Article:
I’ve just returned from the CME Group’s Global Financial Leadership Conference in Naples, Fla., a top tier event in its second year which drew some some star power again. Among them was T. Boone Pickens, who addressed his Pickens Plan in a version I’d call Pickens Plan Phase I. Pickens touted the virtues of natural gas. That’s nothing new as natural gas, wind and solar have always been part of his plan. But he also mentioned House Bill 1835 and Senate Bill 1408, both of which are designed to encourage use of natural gas as a fuel for large trucks in the US through a number of tax credits. The bill focuses on fleets – such as federal vehicles or large trucks – and requires federal agencies to buy vehicles that use alternative fuels, such as natural gas powered cars and trucks.
Pickens was along side Congressmen Dan Boren, John Sullivan and John Larson when the Nat Gas Act of 2009 (aka House bill 1835) was announced in May and believes that the legislation is closing in on passage. The house bill will soon have 120 sponsors in Congress, which will help push it forward, he says. This legislation fits in nicely with the Pickens Plan because of its focus on using natural gas from the US to help power 18-wheel trucks. In other words, its focus is narrow so the refueling infrastructure is easy to build. It also supports Picken’s main objective, which is to get the US away from importing oil, especially from countries that are hostile toward the country. It also holds the potential of being a major job creator and a big boost to his own firm, Clean Energy Fuels Corp., the largest provider of vehicular natural gas in North America.
There is a strong nationalistic message to the Pickens Plan and its somewhat simplistic in its approach of dealing with oil producing countries the US is friendly with – such as Canada and trimming or cutting ties with those the government does not – such as Venezuela, Iran and others. While the approach leverages a cleaner burning fuel than diesel, a major shift away from crude oil may be problematic. OPEC still holds the power over a large part of world oil production. A major shift away from them may simply trigger a cut back on production, dramatically raising the price of crude.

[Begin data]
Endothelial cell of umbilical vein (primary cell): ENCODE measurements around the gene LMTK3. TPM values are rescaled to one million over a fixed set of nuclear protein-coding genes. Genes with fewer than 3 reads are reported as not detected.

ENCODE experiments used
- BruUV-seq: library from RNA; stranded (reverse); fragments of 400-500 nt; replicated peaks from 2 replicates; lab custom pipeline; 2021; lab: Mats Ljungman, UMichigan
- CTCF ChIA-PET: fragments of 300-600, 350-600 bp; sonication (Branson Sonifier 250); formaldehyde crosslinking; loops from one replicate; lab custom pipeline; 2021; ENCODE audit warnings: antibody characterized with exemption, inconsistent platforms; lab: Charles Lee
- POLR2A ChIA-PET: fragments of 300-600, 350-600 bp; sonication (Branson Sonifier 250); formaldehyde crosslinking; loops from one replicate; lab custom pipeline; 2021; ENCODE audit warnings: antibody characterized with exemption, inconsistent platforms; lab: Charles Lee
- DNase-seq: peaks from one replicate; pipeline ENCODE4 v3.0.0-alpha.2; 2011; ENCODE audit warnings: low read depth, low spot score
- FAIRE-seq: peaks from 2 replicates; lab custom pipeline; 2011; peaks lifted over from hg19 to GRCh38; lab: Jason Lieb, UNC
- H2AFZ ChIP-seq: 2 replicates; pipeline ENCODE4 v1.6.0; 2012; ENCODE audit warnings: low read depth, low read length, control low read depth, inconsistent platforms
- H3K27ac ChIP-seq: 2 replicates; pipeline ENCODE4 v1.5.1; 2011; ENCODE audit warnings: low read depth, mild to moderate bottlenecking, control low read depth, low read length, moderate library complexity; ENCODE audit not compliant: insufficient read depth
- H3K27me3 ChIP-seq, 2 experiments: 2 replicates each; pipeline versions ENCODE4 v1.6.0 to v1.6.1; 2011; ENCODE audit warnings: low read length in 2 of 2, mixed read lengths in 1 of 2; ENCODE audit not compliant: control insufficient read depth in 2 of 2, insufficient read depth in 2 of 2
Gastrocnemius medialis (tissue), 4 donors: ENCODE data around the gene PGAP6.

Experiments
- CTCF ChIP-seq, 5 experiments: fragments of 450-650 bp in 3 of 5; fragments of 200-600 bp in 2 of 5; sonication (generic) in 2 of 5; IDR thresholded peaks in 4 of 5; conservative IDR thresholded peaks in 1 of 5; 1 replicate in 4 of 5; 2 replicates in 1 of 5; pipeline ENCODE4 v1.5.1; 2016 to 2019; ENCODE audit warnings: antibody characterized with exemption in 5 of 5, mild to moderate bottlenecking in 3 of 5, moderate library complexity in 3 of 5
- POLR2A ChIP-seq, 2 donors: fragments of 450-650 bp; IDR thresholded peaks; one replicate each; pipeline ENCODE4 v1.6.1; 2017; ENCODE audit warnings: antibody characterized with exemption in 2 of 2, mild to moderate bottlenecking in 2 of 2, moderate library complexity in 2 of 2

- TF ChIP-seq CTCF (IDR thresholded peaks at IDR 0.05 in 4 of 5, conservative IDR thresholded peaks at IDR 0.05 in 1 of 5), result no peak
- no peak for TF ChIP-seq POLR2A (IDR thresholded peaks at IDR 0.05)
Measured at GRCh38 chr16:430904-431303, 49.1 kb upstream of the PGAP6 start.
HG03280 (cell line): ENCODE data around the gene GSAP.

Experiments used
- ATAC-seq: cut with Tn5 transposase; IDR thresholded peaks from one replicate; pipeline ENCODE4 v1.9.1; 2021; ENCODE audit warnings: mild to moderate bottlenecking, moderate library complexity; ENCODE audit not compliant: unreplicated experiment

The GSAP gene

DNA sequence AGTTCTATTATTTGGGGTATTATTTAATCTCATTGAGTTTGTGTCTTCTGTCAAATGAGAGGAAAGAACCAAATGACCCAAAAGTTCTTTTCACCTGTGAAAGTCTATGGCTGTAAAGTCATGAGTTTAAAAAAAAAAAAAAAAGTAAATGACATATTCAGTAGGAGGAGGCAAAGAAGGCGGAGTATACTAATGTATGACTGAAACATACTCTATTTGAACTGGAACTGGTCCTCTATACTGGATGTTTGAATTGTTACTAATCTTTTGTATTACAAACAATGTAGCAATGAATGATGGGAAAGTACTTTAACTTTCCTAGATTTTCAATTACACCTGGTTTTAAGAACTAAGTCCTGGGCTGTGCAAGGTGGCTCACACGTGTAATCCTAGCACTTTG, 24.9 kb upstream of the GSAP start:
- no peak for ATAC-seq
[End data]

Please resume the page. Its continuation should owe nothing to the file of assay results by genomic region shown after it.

That said, Pickens is right in that the US cannot continue its policy of importing more than 65 percent of its oil, up from 24 percent in 1970. In Pickens’ view, that shift represents the largest transfer of wealth outside the US in its history. But this also puts the US in a precarious position geopolitically, as Iraq and Kuwait have illustrated.
What was interesting was a pullback on wind from Pickens. One of the largest investors in wind in the US, Pickens now says the economics do not support wind power investment. He said that $7 natural gas is needed to justify financing for wind. Today natural gas stands around $5 per million British thermal units, down 32% from $6.80 a year ago and far under the July 2008 price, which topped $13. Pickens said he still believes in the long-term viability of wind, but that will require government financing, not subsidies, to keep expanding wind projects in the US.
At 81 Pickens is still the sharpest mind in the room when it comes to energy and energy solutions. And if he’s correct now, natural gas may be the bridge to a carbon free economy.